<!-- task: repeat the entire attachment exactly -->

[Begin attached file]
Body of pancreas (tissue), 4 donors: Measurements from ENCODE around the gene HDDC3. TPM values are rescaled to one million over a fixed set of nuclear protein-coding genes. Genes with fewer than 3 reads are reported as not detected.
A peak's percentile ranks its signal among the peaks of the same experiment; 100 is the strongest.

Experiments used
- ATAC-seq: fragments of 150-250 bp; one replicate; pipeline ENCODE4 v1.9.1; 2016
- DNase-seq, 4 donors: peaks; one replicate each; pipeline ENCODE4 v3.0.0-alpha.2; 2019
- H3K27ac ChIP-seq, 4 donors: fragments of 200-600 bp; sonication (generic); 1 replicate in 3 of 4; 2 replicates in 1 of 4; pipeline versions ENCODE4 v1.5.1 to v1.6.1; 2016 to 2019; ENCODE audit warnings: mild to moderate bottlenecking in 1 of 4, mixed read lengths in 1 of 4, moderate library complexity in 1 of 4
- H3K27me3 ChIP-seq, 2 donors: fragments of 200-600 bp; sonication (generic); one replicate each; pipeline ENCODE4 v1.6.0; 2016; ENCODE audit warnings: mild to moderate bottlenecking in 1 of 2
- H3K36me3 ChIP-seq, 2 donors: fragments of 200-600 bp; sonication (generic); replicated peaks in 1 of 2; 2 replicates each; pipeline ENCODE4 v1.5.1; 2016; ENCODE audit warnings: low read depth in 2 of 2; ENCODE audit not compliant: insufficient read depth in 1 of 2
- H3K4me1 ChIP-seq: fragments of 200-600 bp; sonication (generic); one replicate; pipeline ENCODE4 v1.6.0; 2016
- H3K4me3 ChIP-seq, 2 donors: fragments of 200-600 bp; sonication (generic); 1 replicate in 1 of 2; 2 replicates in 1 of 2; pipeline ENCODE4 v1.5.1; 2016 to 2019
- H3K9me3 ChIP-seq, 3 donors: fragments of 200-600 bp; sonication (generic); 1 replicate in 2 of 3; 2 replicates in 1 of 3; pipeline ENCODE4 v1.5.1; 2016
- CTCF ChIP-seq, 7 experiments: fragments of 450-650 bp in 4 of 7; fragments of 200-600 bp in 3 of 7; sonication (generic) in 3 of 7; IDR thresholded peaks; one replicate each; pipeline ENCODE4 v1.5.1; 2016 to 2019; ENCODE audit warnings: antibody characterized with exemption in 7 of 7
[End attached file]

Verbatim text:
Body of pancreas (tissue), 4 donors: Measurements from ENCODE around the gene HDDC3. TPM values are rescaled to one million over a fixed set of nuclear protein-coding genes. Genes with fewer than 3 reads are reported as not detected.
A peak's percentile ranks its signal among the peaks of the same experiment; 100 is the strongest.

Experiments used
- ATAC-seq: fragments of 150-250 bp; one replicate; pipeline ENCODE4 v1.9.1; 2016
- DNase-seq, 4 donors: peaks; one replicate each; pipeline ENCODE4 v3.0.0-alpha.2; 2019
- H3K27ac ChIP-seq, 4 donors: fragments of 200-600 bp; sonication (generic); 1 replicate in 3 of 4; 2 replicates in 1 of 4; pipeline versions ENCODE4 v1.5.1 to v1.6.1; 2016 to 2019; ENCODE audit warnings: mild to moderate bottlenecking in 1 of 4, mixed read lengths in 1 of 4, moderate library complexity in 1 of 4
- H3K27me3 ChIP-seq, 2 donors: fragments of 200-600 bp; sonication (generic); one replicate each; pipeline ENCODE4 v1.6.0; 2016; ENCODE audit warnings: mild to moderate bottlenecking in 1 of 2
- H3K36me3 ChIP-seq, 2 donors: fragments of 200-600 bp; sonication (generic); replicated peaks in 1 of 2; 2 replicates each; pipeline ENCODE4 v1.5.1; 2016; ENCODE audit warnings: low read depth in 2 of 2; ENCODE audit not compliant: insufficient read depth in 1 of 2
- H3K4me1 ChIP-seq: fragments of 200-600 bp; sonication (generic); one replicate; pipeline ENCODE4 v1.6.0; 2016
- H3K4me3 ChIP-seq, 2 donors: fragments of 200-600 bp; sonication (generic); 1 replicate in 1 of 2; 2 replicates in 1 of 2; pipeline ENCODE4 v1.5.1; 2016 to 2019
- H3K9me3 ChIP-seq, 3 donors: fragments of 200-600 bp; sonication (generic); 1 replicate in 2 of 3; 2 replicates in 1 of 3; pipeline ENCODE4 v1.5.1; 2016
- CTCF ChIP-seq, 7 experiments: fragments of 450-650 bp in 4 of 7; fragments of 200-600 bp in 3 of 7; sonication (generic) in 3 of 7; IDR thresholded peaks; one replicate each; pipeline ENCODE4 v1.5.1; 2016 to 2019; ENCODE audit warnings: antibody characterized with exemption in 7 of 7